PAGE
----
Below my comments, slightly edited, to an on-line discussion regarding General McCrystal's dealing with the media, specifically Rolling Stone:
1) McChrystal and his staff didn't know how to deal with the press in an adult way: a "public affairs" gang that couldn't shoot straight. Sure, the media must be kept accurately and honestly informed, but that doesn't mean reporters must treated on "he's my good drinking buddy, I can tell him everything" basis, which evidently was the case with the Rolling Stone reporter and the McCrystal staff, the reporter who "exposed" his drinking buddies and their boss so mercilessly.
From my twenty-year-plus Foreign Service officer (FSO) experience (for what it's worth), as a "public diplomacy" member of US missions overseas who often dealt with media, both American and foreign, I learned that journalists respect spokespersons who keep a professional distance, as it underscores the fact that the spokesperson realizes that he can separate the official from the personal.
2) The RS article suggests that the McChrystal "Team America" was living in its own, own, very own little world. Sure, the "team" was fighting a war (which does, granted, mean a certain sad involvement in reality on its part), but the team's comments indicated, at least to me, that its members saw themselves in terms of "us" ("us" being Special Operations living in a bubble of its own macho making) vs. "them" -- "them" being, ironically enough, not so much the "insurgents" as other (wimpish) members of the USG, supposedly superiors and colleagues.
3. The Pentagon has gotten so huge and overextended that its right hand doesn't know what its left hand is doing. It's an apple that looks quite shiny on the outside (boy, those aircraft carriers sure look great on photographs, as do well-pressed military uniforms).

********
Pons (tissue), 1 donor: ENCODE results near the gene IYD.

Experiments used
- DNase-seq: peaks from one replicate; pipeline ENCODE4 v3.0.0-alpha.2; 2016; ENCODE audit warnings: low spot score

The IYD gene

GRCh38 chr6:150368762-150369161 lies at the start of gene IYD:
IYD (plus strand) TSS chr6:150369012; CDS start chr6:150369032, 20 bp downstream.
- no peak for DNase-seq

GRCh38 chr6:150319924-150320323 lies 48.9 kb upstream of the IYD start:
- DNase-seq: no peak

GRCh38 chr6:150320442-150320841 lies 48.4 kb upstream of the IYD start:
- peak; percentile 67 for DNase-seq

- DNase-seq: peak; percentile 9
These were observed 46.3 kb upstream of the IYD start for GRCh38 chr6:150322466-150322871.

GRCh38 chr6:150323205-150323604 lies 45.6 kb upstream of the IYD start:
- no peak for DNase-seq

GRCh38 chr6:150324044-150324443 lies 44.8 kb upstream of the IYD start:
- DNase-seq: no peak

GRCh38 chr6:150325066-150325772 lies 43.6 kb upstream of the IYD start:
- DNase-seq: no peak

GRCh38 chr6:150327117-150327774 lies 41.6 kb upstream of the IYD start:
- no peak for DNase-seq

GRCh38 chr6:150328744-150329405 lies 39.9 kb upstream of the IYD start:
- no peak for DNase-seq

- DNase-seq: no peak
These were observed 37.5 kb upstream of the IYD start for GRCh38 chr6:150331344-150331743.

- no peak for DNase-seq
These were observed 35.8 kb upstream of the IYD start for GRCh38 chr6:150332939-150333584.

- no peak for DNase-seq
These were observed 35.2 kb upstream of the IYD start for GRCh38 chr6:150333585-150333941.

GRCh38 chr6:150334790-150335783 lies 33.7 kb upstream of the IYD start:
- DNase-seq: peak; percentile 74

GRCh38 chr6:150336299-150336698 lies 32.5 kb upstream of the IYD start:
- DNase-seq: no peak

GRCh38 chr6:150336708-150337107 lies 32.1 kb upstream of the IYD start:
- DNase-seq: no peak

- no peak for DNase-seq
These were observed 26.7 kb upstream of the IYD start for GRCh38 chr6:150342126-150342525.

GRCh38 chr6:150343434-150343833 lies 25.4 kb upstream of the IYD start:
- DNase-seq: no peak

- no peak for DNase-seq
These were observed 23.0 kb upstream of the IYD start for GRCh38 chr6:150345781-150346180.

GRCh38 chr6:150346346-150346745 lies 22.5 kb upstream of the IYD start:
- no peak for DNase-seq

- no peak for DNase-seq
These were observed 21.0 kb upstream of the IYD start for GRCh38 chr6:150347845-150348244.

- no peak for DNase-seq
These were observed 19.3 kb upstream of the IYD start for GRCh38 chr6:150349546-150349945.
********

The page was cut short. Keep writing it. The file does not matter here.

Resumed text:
But inside the organization there's a rot of confusion, turf wars, indecision, waste, duplication, and simple idiocy. Money is thrown away in incredible ways, all this in the name of "keeping the homeland safe." (I won't get into the military-industrial complex debate). We are not only militarily overextended (we simply can't afford such mind-boggling expenditures on wars and bases unless we want to be the next collapsing empire, be it Rome or the USSR). We are also militarily totally confused, with too much taxpayer money made available for often senseless military initiatives we simply can't afford (AFRICOM comes to mind).
Moreover, and perhaps more important, America is increasingly perceived overseas as wearing combat boots rather than projecting new ideas and providing innovative products. This view about America-as-an-aged-centurion
fighting against social and political change, held among foreigners, including the young, is not in our long term economic and political interests.
4. I admire our men and women in the military. I have had many intellectually stimulating exchanges with members of our armed forces in academe and elsewhere from which I learned a great deal. Overseas, as an FSO, I thought our military attaches were exemplary representatives of our country, well informed and sensitive to local public opinion.
However, the most important lesson for me, as a civilian, regarding the McChrystal fiasco -- aside from how badly it was handled from a strictly "how to deal with the press" professional perspective -- is that we are engaged in a senseless, ruinous war -- a war unpopular throughout the world -- in Afghanistan, the graveyard of empires, that no one, in or out of the administration, really knows why we are fighting. Whenever I hear a military official say that we're fighting "the bad guys," I want to ask: But who the hell are the "bad guys"? Please, tell me, specifically, who are they?
For McChrystal and his boys, it seems, the bad guys were everyone but themselves.